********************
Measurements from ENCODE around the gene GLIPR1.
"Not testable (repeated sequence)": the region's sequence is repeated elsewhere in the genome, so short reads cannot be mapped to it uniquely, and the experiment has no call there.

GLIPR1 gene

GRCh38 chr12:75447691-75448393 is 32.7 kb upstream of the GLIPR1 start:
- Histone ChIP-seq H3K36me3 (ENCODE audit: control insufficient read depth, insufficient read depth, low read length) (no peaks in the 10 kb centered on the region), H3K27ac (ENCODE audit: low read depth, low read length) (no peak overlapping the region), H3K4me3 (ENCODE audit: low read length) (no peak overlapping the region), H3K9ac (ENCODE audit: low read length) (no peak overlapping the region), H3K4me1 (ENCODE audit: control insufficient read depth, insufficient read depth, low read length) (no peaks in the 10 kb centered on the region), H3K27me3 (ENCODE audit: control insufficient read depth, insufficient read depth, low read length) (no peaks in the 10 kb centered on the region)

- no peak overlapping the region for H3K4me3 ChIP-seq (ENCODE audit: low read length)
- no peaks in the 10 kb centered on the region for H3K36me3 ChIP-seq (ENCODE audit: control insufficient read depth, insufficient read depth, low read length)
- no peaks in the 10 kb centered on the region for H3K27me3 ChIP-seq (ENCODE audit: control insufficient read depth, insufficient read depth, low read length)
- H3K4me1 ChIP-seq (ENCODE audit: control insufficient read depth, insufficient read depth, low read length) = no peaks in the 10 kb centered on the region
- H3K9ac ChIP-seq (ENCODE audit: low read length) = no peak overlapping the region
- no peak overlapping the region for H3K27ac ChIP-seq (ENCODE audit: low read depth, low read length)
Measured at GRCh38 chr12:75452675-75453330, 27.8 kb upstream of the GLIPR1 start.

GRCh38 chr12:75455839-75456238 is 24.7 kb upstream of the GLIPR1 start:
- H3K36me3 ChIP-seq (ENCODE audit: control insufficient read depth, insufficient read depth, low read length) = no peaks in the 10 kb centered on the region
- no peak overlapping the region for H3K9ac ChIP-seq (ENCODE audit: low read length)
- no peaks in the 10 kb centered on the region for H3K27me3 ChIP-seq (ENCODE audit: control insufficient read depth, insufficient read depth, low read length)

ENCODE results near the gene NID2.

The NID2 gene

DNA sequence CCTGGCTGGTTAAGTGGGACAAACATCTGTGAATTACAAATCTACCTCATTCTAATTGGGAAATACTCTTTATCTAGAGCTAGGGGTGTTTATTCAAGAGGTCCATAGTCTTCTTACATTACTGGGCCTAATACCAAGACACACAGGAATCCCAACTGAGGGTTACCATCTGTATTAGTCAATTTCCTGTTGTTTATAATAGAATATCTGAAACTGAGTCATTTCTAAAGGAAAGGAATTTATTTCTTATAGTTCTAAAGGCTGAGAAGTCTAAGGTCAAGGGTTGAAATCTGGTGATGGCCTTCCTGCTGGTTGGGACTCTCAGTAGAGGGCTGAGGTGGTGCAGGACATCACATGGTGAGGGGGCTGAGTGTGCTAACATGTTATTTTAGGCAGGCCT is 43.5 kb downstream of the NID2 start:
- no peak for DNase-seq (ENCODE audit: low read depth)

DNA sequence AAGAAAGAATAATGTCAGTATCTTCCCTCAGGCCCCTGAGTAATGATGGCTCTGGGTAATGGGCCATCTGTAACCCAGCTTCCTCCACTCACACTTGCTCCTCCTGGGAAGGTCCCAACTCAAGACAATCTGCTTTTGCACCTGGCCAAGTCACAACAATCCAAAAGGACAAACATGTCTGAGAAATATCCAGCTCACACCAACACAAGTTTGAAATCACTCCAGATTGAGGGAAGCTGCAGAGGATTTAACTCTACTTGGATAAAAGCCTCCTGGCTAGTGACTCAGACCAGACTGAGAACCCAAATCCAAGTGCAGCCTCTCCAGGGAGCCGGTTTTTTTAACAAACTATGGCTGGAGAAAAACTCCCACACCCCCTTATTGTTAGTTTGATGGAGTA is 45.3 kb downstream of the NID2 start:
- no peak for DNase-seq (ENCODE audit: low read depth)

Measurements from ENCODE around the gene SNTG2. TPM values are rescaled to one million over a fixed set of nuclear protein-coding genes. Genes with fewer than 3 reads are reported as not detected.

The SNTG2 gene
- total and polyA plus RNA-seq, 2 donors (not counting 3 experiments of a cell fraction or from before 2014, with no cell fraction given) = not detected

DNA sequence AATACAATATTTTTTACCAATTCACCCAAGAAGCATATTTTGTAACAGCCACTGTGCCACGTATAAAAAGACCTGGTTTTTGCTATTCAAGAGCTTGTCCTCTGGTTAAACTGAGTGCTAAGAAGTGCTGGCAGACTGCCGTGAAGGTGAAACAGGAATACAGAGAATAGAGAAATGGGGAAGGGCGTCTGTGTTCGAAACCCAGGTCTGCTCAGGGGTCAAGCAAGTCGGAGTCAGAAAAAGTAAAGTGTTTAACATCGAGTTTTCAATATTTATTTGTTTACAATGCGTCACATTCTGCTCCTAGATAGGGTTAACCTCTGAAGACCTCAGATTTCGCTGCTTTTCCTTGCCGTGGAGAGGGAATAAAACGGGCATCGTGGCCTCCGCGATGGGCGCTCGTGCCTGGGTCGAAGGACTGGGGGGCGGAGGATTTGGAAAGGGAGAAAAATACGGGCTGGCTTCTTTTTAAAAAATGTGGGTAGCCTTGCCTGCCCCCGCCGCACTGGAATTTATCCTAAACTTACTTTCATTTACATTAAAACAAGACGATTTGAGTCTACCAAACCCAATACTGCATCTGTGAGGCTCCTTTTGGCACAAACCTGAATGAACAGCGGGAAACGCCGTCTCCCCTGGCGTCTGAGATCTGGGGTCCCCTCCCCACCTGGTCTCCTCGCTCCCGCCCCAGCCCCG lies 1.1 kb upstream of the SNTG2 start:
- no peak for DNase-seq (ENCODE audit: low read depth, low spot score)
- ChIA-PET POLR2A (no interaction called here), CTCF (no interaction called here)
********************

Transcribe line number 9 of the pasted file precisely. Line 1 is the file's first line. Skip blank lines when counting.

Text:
- H3K4me1 ChIP-seq (ENCODE audit: control insufficient read depth, insufficient read depth, low read length) = no peaks in the 10 kb centered on the region